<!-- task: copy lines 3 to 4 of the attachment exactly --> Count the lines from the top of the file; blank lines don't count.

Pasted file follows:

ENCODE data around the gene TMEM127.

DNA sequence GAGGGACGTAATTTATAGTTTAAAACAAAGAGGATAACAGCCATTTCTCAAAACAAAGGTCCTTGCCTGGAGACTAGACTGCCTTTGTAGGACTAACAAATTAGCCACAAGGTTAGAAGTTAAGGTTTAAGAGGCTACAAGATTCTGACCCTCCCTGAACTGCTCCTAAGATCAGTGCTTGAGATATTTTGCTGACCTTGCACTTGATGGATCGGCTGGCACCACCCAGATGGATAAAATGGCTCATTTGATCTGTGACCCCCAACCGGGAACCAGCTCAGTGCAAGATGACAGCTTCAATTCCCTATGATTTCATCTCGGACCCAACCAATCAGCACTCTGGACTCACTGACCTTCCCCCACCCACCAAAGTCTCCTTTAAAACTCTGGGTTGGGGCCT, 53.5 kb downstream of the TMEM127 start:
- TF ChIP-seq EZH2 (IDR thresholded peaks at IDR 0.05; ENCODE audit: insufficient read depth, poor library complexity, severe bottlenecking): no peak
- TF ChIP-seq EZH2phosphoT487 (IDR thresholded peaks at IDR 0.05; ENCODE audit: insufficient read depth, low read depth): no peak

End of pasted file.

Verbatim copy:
- TF ChIP-seq EZH2 (IDR thresholded peaks at IDR 0.05; ENCODE audit: insufficient read depth, poor library complexity, severe bottlenecking): no peak
- TF ChIP-seq EZH2phosphoT487 (IDR thresholded peaks at IDR 0.05; ENCODE audit: insufficient read depth, low read depth): no peak